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In addition, making a shift in body composition by losing fat and gaining muscle is a long-term and decidedly nonlinear process. The body adapts and shifts your metabolism in phases, so fluctuations are to be expected. It’s also important to remember that if you’ve been gaining weight prior to making a change to your lifestyle, then maintaining your weight over the course of a week indicates that you’ve halted the negative health trend, which is a tremendously important achievement.

Over the course of this first month, I averaged 2,325 calories per day, 278 grams of carbohydrate (50 percent), 58 grams of fat (22 percent) and 172 grams of protein (30 percent), which is almost perfectly in line with my goals. [Note that the macronutrient percentages don’t add up to 100 percent. This is because food manufacturers are legally allowed to fudge the numbers a bit by rounding up or down to suit their needs.] What I thought was going to be a project centered on planning and crunching the numbers turned out to be more about flexibility and the ability to follow less-healthy days with healthier ones in order to bring my numbers into balance over time.


Another tip? Embrace the process. It’s often hard to embrace change, particularly when the results of that change aren’t immediately revealed. At times, it may seem like your efforts are fruitless, and in those moments, it’s important to embrace the process of personal growth you’re going through and not just the end result.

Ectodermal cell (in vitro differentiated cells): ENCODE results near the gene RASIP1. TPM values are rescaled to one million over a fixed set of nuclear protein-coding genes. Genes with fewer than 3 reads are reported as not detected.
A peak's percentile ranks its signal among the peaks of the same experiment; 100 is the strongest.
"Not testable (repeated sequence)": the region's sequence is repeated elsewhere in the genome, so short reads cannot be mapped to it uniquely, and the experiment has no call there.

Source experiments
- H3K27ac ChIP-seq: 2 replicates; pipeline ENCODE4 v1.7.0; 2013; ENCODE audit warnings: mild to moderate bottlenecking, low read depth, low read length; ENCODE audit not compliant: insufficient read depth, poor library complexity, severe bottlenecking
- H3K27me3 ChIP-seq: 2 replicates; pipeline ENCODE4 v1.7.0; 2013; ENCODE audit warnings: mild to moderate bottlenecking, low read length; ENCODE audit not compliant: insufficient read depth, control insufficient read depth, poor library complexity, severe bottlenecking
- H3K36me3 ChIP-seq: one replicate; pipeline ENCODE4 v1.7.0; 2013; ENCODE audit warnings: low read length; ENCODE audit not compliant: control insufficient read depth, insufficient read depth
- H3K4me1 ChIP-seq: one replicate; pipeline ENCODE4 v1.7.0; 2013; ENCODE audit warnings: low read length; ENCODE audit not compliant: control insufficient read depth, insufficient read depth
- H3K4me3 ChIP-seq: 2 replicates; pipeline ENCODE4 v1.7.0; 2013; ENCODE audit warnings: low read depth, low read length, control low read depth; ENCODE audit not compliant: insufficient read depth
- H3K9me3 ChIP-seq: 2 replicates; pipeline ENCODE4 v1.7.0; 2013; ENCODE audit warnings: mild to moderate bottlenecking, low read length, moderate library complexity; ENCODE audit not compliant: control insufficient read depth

In the early days of this project, I quickly learned that “the daily reset” was a great motivator for me. It may be a well-worn cliché, but living one day at a time really has been an eye-opening experience.

Give yourself a fresh start each morning and recognize that even a small victory for that day is a victory.
Give yourself a fresh start each morning and recognize that even a small victory for that day is a victory.
Each morning, whether I had a perfect day the previous day or got tripped up when the basket of bread and saucer of olive oil and pesto arrived at the restaurant table, I start with a clean slate. I know exactly what I need to eat to hit my daily goal and exactly how many minutes I have to spend doing cardio or lifting weights to stay on track for the week. This immediately releases me from any guilt associated with not eating as well as I should have for a day, and frees me from dwelling on my small successes and failures in a way that in the past may have sent me spiraling back down to inactivity or eating poorly.

Give yourself a fresh start each morning and recognize that even a small victory for that day is a victory. – What It Really Takes to Make a Healthy Habit Stick – Sep.21.2017 https://www.nbcnews.com/better?cid=sm_npd_nn_fb_bt_170921 via NBC News